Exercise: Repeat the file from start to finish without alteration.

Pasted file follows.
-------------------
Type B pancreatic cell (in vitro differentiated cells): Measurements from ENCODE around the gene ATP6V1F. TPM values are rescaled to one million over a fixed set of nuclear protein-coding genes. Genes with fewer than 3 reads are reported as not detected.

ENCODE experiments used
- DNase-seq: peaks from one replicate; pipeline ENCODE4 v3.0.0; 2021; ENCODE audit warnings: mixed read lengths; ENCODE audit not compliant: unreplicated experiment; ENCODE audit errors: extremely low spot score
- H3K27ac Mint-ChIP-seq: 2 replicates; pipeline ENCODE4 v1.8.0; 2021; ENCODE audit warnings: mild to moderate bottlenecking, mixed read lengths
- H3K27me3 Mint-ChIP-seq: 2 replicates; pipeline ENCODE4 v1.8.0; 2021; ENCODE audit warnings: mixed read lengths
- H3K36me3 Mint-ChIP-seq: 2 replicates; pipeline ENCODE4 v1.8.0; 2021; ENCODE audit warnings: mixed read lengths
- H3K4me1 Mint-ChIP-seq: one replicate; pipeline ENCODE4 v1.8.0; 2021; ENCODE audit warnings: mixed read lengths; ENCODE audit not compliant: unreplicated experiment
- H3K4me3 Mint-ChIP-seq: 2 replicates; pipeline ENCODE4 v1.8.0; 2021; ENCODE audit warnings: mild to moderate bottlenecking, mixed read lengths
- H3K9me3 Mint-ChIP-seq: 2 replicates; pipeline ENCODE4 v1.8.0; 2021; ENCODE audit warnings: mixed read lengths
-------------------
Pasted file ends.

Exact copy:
Type B pancreatic cell (in vitro differentiated cells): Measurements from ENCODE around the gene ATP6V1F. TPM values are rescaled to one million over a fixed set of nuclear protein-coding genes. Genes with fewer than 3 reads are reported as not detected.

ENCODE experiments used
- DNase-seq: peaks from one replicate; pipeline ENCODE4 v3.0.0; 2021; ENCODE audit warnings: mixed read lengths; ENCODE audit not compliant: unreplicated experiment; ENCODE audit errors: extremely low spot score
- H3K27ac Mint-ChIP-seq: 2 replicates; pipeline ENCODE4 v1.8.0; 2021; ENCODE audit warnings: mild to moderate bottlenecking, mixed read lengths
- H3K27me3 Mint-ChIP-seq: 2 replicates; pipeline ENCODE4 v1.8.0; 2021; ENCODE audit warnings: mixed read lengths
- H3K36me3 Mint-ChIP-seq: 2 replicates; pipeline ENCODE4 v1.8.0; 2021; ENCODE audit warnings: mixed read lengths
- H3K4me1 Mint-ChIP-seq: one replicate; pipeline ENCODE4 v1.8.0; 2021; ENCODE audit warnings: mixed read lengths; ENCODE audit not compliant: unreplicated experiment
- H3K4me3 Mint-ChIP-seq: 2 replicates; pipeline ENCODE4 v1.8.0; 2021; ENCODE audit warnings: mild to moderate bottlenecking, mixed read lengths
- H3K9me3 Mint-ChIP-seq: 2 replicates; pipeline ENCODE4 v1.8.0; 2021; ENCODE audit warnings: mixed read lengths